My wife’s losses have eclipsed my own. Her success has been remarkable and serves as my inspiration. She is my hero. My maintenance for 16+ months serves as her inspiration, as validation that successes can be realized. She calls me her hero.

We started this journey out of fear. We feared what could—no, what would—happen if we left our habits and practices continue unchecked. In the ER, I cared for people who had heart attacks and strokes. Diabetes and high blood pressure were common conditions. I was afraid of that. Moreover, I was afraid that when I had my heart attack—not if, but when—I would be that patient who required a “team boost” because I was too heavy for two people to move in the bed. I was ashamed of myself in advance.

Fear propelled us into action, and helped to keep us on track. Our fear of failure was great. It was not great enough to prevent us from quitting, but it was great enough to serve as a light whip at our backs.  We used it to motivate us, not to cripple our efforts.

Our dreams are coming true, because we were not too afraid to act. We had the courage to succeed. As David Joseph Schwartz said, “Do what you fear and fear disappears.”

John Wayne said it even better: “Courage is being scared to death...and saddling up anyway.”

Note: the links to LoseIt and Fitbit are my affiliate links. That means if you click on those and buy one (or both) I will receive a small commission. It does not change your cost at all, but it will help me continue to provide recipes and advice here and in my podcast Make Your Someday Today

Saturday, September 13, 2014

Beer Battered Tilapia, with White Tartar

This was one of my entries into the 2014 Mezzetta Make That Sandwich contest.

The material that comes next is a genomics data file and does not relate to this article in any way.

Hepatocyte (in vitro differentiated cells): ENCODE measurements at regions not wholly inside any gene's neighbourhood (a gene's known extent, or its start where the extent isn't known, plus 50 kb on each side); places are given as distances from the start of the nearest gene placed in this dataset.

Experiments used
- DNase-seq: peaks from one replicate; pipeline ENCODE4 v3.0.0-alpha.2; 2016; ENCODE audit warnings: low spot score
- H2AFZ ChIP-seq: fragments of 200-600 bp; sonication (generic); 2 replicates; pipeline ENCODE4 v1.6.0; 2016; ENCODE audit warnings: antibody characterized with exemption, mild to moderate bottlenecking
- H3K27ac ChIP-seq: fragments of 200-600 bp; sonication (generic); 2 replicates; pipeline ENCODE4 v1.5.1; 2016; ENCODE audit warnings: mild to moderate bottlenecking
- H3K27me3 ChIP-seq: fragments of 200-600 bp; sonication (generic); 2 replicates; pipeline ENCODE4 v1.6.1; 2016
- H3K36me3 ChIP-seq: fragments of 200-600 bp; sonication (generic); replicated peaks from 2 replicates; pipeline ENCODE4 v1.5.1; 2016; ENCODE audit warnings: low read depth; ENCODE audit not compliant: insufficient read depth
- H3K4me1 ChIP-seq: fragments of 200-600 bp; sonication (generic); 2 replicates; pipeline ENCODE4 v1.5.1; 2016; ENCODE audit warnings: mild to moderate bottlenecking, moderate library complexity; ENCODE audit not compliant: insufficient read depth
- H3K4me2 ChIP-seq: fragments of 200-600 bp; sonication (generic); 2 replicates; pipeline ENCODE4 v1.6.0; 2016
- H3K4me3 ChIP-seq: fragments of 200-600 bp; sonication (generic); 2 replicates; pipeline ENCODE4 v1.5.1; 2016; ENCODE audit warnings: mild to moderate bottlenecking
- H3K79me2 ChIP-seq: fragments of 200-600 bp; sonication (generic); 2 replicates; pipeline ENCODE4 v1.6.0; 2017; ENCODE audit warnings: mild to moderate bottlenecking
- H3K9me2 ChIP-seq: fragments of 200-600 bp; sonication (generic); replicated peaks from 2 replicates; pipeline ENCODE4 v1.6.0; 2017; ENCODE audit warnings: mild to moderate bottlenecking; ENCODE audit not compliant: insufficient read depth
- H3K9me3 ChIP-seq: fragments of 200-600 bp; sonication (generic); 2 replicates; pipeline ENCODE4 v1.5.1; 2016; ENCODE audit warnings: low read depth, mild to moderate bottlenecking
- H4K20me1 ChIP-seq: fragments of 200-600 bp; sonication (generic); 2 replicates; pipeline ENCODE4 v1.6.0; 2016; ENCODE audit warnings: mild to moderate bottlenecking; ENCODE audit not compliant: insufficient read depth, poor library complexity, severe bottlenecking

Beer Battered Tilapia, with White Tartar
Serves 4

4 Kaiser rolls (or other large roll)
Beer Batter (or any other fish batter, your preference)
Enough cooking oil to fill a pot to 3-4 inches
4 tilapia fillets, 3 ounces each (or any mild-flavored fish)

Beer Batter
1 cup all-purpose flour
1 egg, beaten.
1 tablespoon garlic powder
½ teaspoon cayenne powder

12-24 ounces of beer (Do not use a very hoppy beer, like an IPA. Use a British Mild, like Boddington.)
  1. Combined the first four ingredients.
  2. Mix in egg.
  3. Slowly add the beer while stirring to prevent lumps. This should be a thin batter. You may only need 12 ounce, but 16 is more likely. When you dip the fish into it, you should still be able to see the fish through the thin layer of batter. (If you have extra, drink it!)
  4. Heat oil to 375F (using a thermometer is recommended.
  5. Dry the fish fillets.
  6. Mix all ingredients for the red tartar while waiting for the oil to get to temperature. (The sauce can be made a day in advance for better flavor.)
  7. When the oil is hot, dip the fillets into the batter, and carefully lower into the oil. Depending on the size of your fryer, you may only be able to fry one fillet at a time.
  8. When the fish is beginning to brown, carefully turn it over.  Total cook time will be 6-10 minutes, depending on the temperature of the oil and fish.
  9. While the fish is frying, prepare the bun. Toast the cut surface.
  10. Lay lettuce on the bottom. When the fish is done, and drained, lay on the lettuce and top with 1 tablespoon red tartar.